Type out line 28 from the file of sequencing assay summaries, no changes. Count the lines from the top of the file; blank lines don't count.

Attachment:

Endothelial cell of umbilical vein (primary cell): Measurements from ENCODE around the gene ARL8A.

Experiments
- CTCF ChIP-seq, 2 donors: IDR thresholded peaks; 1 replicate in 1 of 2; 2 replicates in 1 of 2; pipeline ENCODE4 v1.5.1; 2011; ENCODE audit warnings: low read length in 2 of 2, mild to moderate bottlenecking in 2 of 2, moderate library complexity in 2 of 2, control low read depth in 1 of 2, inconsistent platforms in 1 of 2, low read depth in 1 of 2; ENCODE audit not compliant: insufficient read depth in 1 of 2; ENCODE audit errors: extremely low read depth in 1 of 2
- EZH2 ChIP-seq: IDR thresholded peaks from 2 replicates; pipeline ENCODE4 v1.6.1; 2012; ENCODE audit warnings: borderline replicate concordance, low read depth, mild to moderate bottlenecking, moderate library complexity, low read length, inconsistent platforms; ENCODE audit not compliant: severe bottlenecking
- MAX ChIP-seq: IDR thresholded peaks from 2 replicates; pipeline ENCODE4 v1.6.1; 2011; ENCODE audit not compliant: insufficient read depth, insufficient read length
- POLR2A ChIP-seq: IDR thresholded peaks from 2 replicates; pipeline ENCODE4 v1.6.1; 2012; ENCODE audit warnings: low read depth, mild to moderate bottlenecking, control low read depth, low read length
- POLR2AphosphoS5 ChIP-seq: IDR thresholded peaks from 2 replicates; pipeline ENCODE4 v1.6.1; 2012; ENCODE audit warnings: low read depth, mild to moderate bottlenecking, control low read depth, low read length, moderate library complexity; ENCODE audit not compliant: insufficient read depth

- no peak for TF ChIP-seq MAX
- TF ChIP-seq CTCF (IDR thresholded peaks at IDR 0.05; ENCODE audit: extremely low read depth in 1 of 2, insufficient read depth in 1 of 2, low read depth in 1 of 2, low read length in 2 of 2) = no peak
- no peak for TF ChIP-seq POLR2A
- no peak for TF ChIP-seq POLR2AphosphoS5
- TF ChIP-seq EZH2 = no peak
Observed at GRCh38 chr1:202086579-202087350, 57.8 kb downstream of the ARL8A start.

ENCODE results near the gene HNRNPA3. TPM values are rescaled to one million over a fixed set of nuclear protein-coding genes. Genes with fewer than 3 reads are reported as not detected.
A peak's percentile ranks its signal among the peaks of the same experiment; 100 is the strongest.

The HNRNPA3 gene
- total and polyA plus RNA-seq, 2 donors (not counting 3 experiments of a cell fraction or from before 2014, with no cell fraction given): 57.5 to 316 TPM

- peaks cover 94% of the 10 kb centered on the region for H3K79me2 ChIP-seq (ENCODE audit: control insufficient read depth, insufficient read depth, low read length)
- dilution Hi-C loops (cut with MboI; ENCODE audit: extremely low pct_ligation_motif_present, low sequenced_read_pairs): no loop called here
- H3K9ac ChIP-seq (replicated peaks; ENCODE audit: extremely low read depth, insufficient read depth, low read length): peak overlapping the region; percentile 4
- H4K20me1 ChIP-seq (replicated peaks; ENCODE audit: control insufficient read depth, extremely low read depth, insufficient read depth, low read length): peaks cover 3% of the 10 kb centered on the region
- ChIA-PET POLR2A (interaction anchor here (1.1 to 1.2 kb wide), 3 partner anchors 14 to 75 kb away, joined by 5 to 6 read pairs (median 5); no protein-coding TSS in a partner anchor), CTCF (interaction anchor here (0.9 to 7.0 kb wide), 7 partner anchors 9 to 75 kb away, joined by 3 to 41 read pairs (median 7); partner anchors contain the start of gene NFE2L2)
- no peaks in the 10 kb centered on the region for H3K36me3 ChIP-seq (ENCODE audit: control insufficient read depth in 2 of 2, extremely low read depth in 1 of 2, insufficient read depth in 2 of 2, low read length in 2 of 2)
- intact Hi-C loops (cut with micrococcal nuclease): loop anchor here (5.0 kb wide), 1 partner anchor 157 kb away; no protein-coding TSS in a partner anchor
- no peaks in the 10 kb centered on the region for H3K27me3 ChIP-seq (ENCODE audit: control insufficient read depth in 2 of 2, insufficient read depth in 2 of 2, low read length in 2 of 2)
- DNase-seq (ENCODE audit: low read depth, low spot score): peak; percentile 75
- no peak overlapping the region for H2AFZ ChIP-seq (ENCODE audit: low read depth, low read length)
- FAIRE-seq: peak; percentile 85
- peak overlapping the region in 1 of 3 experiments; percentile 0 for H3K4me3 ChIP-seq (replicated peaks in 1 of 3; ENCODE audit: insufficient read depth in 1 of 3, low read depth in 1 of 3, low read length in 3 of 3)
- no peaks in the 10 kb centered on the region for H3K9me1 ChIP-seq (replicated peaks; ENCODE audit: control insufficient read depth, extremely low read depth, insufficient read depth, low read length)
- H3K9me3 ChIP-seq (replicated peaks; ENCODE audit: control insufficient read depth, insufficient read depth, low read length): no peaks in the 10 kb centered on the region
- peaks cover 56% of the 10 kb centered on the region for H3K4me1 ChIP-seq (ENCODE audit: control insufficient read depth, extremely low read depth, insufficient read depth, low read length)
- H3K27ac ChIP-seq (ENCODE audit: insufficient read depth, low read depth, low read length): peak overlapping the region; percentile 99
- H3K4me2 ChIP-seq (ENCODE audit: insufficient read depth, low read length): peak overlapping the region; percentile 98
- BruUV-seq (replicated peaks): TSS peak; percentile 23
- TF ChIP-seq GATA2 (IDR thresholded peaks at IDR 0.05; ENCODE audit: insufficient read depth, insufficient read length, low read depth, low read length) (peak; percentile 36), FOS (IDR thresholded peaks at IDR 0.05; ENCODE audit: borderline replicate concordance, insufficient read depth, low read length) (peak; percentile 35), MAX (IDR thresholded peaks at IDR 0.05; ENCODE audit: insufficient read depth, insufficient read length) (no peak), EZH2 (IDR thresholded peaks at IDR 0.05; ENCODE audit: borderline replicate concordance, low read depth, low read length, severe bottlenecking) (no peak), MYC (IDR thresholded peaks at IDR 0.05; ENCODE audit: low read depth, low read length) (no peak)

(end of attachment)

- FAIRE-seq: peak; percentile 85